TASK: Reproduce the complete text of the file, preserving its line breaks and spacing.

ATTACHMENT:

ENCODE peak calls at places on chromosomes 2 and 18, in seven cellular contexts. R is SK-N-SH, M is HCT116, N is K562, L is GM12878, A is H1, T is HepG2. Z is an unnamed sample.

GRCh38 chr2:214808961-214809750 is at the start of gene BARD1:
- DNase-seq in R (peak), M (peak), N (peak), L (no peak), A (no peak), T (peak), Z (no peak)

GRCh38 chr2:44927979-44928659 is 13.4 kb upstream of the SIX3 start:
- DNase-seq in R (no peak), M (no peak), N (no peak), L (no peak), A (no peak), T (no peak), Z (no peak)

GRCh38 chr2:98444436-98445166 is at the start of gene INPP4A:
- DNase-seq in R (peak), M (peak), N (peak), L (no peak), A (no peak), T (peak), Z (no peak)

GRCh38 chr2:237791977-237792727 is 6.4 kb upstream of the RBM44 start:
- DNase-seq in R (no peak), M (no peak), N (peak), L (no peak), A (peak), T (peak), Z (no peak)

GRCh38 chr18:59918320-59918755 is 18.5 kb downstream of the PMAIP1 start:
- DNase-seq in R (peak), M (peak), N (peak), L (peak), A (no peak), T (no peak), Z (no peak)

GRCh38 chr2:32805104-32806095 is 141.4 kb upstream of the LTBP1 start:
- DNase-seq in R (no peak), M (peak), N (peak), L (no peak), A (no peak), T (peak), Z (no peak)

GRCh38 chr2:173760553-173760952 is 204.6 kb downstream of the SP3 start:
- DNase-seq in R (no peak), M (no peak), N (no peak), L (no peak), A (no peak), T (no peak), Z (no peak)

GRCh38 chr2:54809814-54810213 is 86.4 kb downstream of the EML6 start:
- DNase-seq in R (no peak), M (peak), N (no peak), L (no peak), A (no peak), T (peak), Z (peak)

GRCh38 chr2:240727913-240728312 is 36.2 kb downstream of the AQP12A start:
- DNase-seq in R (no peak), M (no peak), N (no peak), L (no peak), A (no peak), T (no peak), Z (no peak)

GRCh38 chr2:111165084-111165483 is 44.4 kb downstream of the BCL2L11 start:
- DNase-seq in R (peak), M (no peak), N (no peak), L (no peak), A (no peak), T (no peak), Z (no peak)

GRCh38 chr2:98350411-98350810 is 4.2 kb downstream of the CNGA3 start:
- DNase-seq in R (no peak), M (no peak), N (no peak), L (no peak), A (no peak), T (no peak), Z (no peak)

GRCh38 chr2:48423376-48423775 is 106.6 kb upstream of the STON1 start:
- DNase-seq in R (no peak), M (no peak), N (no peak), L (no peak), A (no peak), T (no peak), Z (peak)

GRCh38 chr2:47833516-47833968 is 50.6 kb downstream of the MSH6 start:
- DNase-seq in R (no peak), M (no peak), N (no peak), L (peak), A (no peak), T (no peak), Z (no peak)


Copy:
ENCODE peak calls at places on chromosomes 2 and 18, in seven cellular contexts. R is SK-N-SH, M is HCT116, N is K562, L is GM12878, A is H1, T is HepG2. Z is an unnamed sample.

GRCh38 chr2:214808961-214809750 is at the start of gene BARD1:
- DNase-seq in R (peak), M (peak), N (peak), L (no peak), A (no peak), T (peak), Z (no peak)

GRCh38 chr2:44927979-44928659 is 13.4 kb upstream of the SIX3 start:
- DNase-seq in R (no peak), M (no peak), N (no peak), L (no peak), A (no peak), T (no peak), Z (no peak)

GRCh38 chr2:98444436-98445166 is at the start of gene INPP4A:
- DNase-seq in R (peak), M (peak), N (peak), L (no peak), A (no peak), T (peak), Z (no peak)

GRCh38 chr2:237791977-237792727 is 6.4 kb upstream of the RBM44 start:
- DNase-seq in R (no peak), M (no peak), N (peak), L (no peak), A (peak), T (peak), Z (no peak)

GRCh38 chr18:59918320-59918755 is 18.5 kb downstream of the PMAIP1 start:
- DNase-seq in R (peak), M (peak), N (peak), L (peak), A (no peak), T (no peak), Z (no peak)

GRCh38 chr2:32805104-32806095 is 141.4 kb upstream of the LTBP1 start:
- DNase-seq in R (no peak), M (peak), N (peak), L (no peak), A (no peak), T (peak), Z (no peak)

GRCh38 chr2:173760553-173760952 is 204.6 kb downstream of the SP3 start:
- DNase-seq in R (no peak), M (no peak), N (no peak), L (no peak), A (no peak), T (no peak), Z (no peak)

GRCh38 chr2:54809814-54810213 is 86.4 kb downstream of the EML6 start:
- DNase-seq in R (no peak), M (peak), N (no peak), L (no peak), A (no peak), T (peak), Z (peak)

GRCh38 chr2:240727913-240728312 is 36.2 kb downstream of the AQP12A start:
- DNase-seq in R (no peak), M (no peak), N (no peak), L (no peak), A (no peak), T (no peak), Z (no peak)

GRCh38 chr2:111165084-111165483 is 44.4 kb downstream of the BCL2L11 start:
- DNase-seq in R (peak), M (no peak), N (no peak), L (no peak), A (no peak), T (no peak), Z (no peak)

GRCh38 chr2:98350411-98350810 is 4.2 kb downstream of the CNGA3 start:
- DNase-seq in R (no peak), M (no peak), N (no peak), L (no peak), A (no peak), T (no peak), Z (no peak)

GRCh38 chr2:48423376-48423775 is 106.6 kb upstream of the STON1 start:
- DNase-seq in R (no peak), M (no peak), N (no peak), L (no peak), A (no peak), T (no peak), Z (peak)

GRCh38 chr2:47833516-47833968 is 50.6 kb downstream of the MSH6 start:
- DNase-seq in R (no peak), M (no peak), N (no peak), L (peak), A (no peak), T (no peak), Z (no peak)